Digital Help
Q&A For Digital Photography

sorcadmin's picture

Digital Help is designed to aid you in getting the most from your digital photography, printing, scanning, and image creation. Each month, David Brooks provides solutions to problems you might encounter with matters such as color calibration and management, digital printer and scanner settings, and working with digital photographic images with many different kinds of cameras and software. All questions sent to him will be answered with the most appropriate information he can access and provide. However, not all questions and answers will appear in this department. Readers can send questions to David Brooks addressed to Shutterbug magazine, through the Shutterbug website (www.shutterbug.com), directly via e-mail to: editorial@shutterbug.com or fotografx@mindspring.com or by US Mail to: David Brooks, PO Box 2830, Lompoc, CA 93438.
--George Schaub

Are Filters (UV/Daylight) Effective Lens Protectors?
In the October 2005 issue of Shutterbug, you basically state that a UV filter offers no protection to the front lens element because if the filter glass is shattered it could drive fragments back into the lens.
If this reasoning were to be applied to shooting glasses, you would argue that a bullet hitting the shooting glasses head on could result in fragments being driven back into the eye, therefore shooting glasses are worthless. Of course shooting glasses are not meant to be protection against bullets flying directly at the eye.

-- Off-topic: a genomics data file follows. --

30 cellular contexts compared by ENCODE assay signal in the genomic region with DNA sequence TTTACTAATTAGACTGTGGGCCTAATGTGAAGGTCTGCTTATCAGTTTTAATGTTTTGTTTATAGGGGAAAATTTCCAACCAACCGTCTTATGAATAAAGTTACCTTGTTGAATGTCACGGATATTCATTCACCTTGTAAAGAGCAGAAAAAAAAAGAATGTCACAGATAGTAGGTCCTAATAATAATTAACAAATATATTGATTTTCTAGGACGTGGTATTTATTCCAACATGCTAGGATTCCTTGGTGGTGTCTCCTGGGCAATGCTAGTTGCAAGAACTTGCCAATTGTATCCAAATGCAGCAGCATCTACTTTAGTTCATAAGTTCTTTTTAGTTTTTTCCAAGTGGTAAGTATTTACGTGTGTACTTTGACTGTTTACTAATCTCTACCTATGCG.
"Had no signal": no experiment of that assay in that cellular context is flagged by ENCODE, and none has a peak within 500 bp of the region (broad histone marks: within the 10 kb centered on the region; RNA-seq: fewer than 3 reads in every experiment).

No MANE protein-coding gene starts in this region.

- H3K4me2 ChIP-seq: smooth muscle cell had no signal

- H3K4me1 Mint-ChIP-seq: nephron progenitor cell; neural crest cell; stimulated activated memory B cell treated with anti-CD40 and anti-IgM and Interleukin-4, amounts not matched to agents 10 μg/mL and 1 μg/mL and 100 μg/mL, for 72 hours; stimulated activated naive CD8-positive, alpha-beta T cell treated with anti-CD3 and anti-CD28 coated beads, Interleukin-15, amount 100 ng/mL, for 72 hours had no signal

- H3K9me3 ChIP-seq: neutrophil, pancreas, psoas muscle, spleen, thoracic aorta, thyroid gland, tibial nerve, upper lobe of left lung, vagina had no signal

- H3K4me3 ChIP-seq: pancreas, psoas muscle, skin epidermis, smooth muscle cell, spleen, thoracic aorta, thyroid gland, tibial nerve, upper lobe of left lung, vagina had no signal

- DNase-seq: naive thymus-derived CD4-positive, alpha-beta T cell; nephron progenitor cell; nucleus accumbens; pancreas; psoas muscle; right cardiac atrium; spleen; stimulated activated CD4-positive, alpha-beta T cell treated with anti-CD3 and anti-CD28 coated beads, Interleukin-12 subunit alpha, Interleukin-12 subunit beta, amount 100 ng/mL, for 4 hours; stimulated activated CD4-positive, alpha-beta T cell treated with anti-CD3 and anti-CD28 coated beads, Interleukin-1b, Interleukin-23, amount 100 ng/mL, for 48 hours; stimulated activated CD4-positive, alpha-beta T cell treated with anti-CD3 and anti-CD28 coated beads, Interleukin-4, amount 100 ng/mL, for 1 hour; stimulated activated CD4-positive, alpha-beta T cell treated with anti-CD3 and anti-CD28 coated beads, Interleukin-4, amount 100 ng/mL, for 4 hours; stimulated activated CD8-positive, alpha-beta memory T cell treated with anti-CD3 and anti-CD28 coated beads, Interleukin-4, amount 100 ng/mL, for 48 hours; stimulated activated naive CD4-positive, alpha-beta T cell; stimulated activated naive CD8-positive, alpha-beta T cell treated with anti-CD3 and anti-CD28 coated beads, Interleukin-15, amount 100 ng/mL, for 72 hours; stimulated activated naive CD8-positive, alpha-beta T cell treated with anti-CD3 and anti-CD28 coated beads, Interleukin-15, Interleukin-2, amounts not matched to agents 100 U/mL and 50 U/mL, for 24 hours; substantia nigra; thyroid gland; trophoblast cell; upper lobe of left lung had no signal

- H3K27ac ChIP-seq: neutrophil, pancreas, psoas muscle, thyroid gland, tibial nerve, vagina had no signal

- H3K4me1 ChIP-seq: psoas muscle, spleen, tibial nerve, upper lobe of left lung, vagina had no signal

I do believe that it could be very common for an impact on a filter to break the filter without it shattering. That amount of force could certainly damage the front element fatally. Thus a filter could protect the front element.
One can make an argument that the value of a filter does not outweigh its detriments, but the explanation you offered is incorrect and could badly mislead someone new to photography and they could be very sad down the line for following such advice.
James Reese

The advice I provided is based on over 50 years of doing photography full-time. And, during that period I have had my share of accidents with cameras and lenses. The absolute best protection for a contemporary lens is the molded plastic lens cap made for the lens when the camera is not immediately used to take pictures. When used to take photographs a strong metal or plastic lens shade provides the best protection of the lens from most typical accidents.
Most of the UV/daylight filters sold for protection are cheaply made of thin, standard optical glass that will shatter very easily, contrary to your claim. Since I made the recommendation several photographers have been in touch and have related experience which supports my perspective, including one who lost a lens due to a shattered filter and the resulting glass shards being driven into the front element.
It is a matter of choice. There is no absolute right or wrong. However, the idea of using a filter as protection primarily was and is just a camera salesperson's way to add a high margin extra to pad the profit in the sale of a camera. And, more than one photo salesperson has admitted as much to me personally.

Digital Camera Image Storage
Q. I am researching buying a digital camera. Do most digital cameras have memory cards? Does a card reader need to be purchased? Or can you use a USB cable straight from the camera to the computer?

A. Currently all digital cameras rely on some kind of flash memory card to store image files made with the camera. Most cameras sold do not include the card, so one has to be purchased separately, sort of like film in the old days. Also, most digital cameras can be connected to a computer with a USB cable to download images stored by the camera. However, most users find a USB memory card reader is more convenient, faster, and does not run down the camera's battery when downloads are made directly from the camera.

Article Contents
Share | |